• 1/4 inch Collar x 16
  • Channel Slider A (pair) x 6
  • Dual Screw plate (pair) x 6
  • 6-32 x 5/16 inch Socket Head Machine Cap Screw x 156
  • 6-32 x 1/4 inch Socket Head Machine Cap Screw x 12
  • XL Belt Mount A x 7
  • Aluminum Hub Spacer (1/4 inch think) x 7
  • 90 Degree Quad Hub Mount B x 18
  • Timing Belt (22 feet)
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Ridiculously Over-Powered Quadrotor Spotlight Kills Battery, Blinds People

This is a cool project. I want to add lighting to the front of my camera gimbal, although I think this would be overkill.

Hackaday

dscn0887

Flying quadrotors at night is awesome — but being in the dark tends to be a problem for not crashing them… Tired of not being able to get successful GoPro videos, [Diode] decided to strap a light to his quadrotor. A 3000+ lumen, 50W LED to be precise.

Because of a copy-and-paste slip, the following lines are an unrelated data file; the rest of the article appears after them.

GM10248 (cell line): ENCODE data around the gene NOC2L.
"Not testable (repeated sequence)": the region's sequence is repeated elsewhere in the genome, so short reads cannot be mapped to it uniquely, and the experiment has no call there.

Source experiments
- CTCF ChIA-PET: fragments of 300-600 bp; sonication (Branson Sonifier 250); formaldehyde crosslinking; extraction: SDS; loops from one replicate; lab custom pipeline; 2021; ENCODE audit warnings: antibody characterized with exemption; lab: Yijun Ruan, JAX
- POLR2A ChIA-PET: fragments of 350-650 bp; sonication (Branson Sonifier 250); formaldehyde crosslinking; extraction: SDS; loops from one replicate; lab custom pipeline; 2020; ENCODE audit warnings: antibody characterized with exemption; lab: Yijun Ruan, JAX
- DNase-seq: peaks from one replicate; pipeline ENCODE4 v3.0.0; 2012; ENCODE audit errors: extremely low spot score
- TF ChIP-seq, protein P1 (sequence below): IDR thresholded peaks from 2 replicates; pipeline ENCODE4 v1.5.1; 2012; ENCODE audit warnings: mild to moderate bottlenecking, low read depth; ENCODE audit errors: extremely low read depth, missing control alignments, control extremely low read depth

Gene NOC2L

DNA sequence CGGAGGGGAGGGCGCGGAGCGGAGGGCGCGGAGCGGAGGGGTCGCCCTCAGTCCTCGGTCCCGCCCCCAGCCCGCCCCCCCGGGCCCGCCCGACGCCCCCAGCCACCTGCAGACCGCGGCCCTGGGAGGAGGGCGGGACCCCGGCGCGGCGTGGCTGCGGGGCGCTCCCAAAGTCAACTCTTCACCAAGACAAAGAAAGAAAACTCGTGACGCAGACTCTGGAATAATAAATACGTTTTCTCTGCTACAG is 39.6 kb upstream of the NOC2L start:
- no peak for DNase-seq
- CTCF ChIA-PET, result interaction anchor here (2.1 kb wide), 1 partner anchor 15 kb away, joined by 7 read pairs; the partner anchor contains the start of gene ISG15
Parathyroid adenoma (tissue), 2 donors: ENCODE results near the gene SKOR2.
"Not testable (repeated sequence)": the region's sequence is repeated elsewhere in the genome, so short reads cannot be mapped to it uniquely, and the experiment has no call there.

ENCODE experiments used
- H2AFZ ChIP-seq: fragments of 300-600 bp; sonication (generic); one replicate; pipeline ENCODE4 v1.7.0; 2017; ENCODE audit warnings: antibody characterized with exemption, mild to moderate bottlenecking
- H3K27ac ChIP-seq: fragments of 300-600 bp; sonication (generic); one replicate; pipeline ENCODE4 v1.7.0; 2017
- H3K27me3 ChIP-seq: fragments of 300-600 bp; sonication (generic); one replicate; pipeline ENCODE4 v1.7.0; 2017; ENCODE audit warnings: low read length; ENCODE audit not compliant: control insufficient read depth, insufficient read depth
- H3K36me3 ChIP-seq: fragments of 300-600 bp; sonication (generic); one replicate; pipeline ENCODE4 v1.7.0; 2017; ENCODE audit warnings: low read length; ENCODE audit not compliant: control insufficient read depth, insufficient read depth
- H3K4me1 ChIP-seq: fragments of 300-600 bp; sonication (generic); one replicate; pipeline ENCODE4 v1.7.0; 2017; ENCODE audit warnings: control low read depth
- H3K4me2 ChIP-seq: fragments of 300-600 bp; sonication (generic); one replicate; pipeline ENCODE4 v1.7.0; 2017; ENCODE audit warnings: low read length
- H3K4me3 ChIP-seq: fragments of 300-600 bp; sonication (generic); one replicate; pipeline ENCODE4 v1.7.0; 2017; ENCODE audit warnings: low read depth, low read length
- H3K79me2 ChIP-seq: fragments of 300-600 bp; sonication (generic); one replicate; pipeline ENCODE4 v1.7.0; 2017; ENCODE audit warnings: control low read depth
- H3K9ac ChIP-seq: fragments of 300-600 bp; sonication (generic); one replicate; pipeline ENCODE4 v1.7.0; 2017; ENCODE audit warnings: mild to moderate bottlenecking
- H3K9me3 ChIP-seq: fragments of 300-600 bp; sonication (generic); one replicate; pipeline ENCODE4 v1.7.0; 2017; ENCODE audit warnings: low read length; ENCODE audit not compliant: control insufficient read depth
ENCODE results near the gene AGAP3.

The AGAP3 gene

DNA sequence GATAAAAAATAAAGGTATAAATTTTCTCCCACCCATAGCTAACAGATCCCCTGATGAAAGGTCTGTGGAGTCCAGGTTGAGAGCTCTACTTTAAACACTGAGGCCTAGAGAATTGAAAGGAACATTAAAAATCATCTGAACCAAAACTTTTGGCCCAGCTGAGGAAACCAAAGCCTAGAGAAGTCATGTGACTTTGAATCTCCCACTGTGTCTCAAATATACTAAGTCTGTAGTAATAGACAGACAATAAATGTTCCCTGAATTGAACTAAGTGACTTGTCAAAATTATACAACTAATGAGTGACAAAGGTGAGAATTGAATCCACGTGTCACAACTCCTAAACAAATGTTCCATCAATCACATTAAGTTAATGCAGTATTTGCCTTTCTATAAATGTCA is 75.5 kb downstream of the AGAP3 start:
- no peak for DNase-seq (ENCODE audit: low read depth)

He found the 50W LED for $20 online with the driver! The only problem was it gets super hot. He salvaged a heat sink from an Xbox 360 which helps to keep the temperature at bay… but also increases the weight of the quad by a bit too much. Luckily his quadrotor is pretty powerful — but with the added weight, and 50W power drain, his flight time went from 15 minutes… to about 3 minutes.

Three of the most awesome minutes ever! Just watch the following video — the night-time possibilities are endless!

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Stereoscopic 3-Axis Camera Gimbal for Oculus Rift

Here is a demonstration of the Stereoscopic camera gimbal I have built. The 3-axis gimbal’s motion is synced to an Oculus Rift. The gimbal hardware was built primarily with with Actobotics parts and Hitec Servos from ServoCity.com

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Corey Shuman

Corey Shuman

I'm an Electrical Engineer with a passion for software, drumming, video games, and spicy peppers.